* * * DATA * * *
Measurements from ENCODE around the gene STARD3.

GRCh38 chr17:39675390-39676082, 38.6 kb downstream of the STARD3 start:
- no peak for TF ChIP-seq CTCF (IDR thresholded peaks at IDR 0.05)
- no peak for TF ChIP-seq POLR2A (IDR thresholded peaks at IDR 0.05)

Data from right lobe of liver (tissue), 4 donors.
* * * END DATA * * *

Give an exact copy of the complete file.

Measurements from ENCODE around the gene STARD3.

GRCh38 chr17:39675390-39676082, 38.6 kb downstream of the STARD3 start:
- no peak for TF ChIP-seq CTCF (IDR thresholded peaks at IDR 0.05)
- no peak for TF ChIP-seq POLR2A (IDR thresholded peaks at IDR 0.05)

Data from right lobe of liver (tissue), 4 donors.